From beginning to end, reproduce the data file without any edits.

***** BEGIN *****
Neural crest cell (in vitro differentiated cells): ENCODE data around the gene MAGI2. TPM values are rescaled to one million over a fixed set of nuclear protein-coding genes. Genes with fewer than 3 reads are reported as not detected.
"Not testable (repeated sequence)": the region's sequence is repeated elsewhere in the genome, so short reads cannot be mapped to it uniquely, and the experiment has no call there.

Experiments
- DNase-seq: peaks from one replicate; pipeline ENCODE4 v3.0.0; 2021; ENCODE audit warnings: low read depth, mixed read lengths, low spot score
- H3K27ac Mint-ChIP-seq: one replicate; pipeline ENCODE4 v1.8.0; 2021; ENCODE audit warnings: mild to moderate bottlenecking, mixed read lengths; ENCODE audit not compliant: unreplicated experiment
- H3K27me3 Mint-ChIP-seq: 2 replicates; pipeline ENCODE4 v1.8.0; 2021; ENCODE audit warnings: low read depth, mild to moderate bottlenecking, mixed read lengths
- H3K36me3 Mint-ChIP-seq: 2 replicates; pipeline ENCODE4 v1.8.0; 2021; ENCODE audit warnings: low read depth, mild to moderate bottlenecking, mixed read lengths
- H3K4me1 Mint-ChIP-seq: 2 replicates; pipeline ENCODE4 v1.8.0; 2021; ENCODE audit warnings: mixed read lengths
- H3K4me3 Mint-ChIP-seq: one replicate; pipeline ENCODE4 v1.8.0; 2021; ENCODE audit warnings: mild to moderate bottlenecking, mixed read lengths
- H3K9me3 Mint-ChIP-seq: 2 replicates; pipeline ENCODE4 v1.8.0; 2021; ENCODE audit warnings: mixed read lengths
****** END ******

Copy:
Neural crest cell (in vitro differentiated cells): ENCODE data around the gene MAGI2. TPM values are rescaled to one million over a fixed set of nuclear protein-coding genes. Genes with fewer than 3 reads are reported as not detected.
"Not testable (repeated sequence)": the region's sequence is repeated elsewhere in the genome, so short reads cannot be mapped to it uniquely, and the experiment has no call there.

Experiments
- DNase-seq: peaks from one replicate; pipeline ENCODE4 v3.0.0; 2021; ENCODE audit warnings: low read depth, mixed read lengths, low spot score
- H3K27ac Mint-ChIP-seq: one replicate; pipeline ENCODE4 v1.8.0; 2021; ENCODE audit warnings: mild to moderate bottlenecking, mixed read lengths; ENCODE audit not compliant: unreplicated experiment
- H3K27me3 Mint-ChIP-seq: 2 replicates; pipeline ENCODE4 v1.8.0; 2021; ENCODE audit warnings: low read depth, mild to moderate bottlenecking, mixed read lengths
- H3K36me3 Mint-ChIP-seq: 2 replicates; pipeline ENCODE4 v1.8.0; 2021; ENCODE audit warnings: low read depth, mild to moderate bottlenecking, mixed read lengths
- H3K4me1 Mint-ChIP-seq: 2 replicates; pipeline ENCODE4 v1.8.0; 2021; ENCODE audit warnings: mixed read lengths
- H3K4me3 Mint-ChIP-seq: one replicate; pipeline ENCODE4 v1.8.0; 2021; ENCODE audit warnings: mild to moderate bottlenecking, mixed read lengths
- H3K9me3 Mint-ChIP-seq: 2 replicates; pipeline ENCODE4 v1.8.0; 2021; ENCODE audit warnings: mixed read lengths